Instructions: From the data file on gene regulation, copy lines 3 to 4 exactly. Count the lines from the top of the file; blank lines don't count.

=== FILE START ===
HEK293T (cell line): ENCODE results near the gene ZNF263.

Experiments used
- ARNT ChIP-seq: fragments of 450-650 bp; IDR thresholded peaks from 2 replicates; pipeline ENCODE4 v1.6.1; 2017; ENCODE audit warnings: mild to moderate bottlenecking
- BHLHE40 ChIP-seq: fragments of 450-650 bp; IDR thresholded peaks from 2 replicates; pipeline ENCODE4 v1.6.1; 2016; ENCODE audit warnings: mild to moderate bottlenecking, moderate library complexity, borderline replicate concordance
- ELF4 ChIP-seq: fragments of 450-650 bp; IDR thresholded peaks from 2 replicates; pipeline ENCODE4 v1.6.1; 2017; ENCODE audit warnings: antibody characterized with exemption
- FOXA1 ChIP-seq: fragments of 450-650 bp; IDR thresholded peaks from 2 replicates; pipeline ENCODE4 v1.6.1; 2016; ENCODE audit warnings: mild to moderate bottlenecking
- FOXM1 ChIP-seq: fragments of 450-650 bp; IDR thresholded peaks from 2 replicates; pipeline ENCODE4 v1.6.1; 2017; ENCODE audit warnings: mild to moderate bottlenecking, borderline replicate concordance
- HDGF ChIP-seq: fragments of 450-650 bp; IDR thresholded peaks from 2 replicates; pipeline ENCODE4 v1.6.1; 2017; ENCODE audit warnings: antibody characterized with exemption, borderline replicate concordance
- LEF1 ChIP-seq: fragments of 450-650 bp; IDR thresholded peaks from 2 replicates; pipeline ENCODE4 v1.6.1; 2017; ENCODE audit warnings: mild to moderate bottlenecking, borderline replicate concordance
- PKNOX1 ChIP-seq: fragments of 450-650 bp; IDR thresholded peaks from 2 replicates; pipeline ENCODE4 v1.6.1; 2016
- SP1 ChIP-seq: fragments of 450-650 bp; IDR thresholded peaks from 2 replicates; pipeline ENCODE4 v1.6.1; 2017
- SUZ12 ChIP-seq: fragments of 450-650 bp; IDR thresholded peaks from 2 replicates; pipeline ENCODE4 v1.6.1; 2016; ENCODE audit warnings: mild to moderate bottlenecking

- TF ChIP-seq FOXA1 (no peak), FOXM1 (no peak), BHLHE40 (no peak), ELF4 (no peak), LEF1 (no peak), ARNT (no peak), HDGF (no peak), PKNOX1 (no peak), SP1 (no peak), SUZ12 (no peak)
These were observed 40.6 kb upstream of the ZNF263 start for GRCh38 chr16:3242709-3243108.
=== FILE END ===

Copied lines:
- ARNT ChIP-seq: fragments of 450-650 bp; IDR thresholded peaks from 2 replicates; pipeline ENCODE4 v1.6.1; 2017; ENCODE audit warnings: mild to moderate bottlenecking
- BHLHE40 ChIP-seq: fragments of 450-650 bp; IDR thresholded peaks from 2 replicates; pipeline ENCODE4 v1.6.1; 2016; ENCODE audit warnings: mild to moderate bottlenecking, moderate library complexity, borderline replicate concordance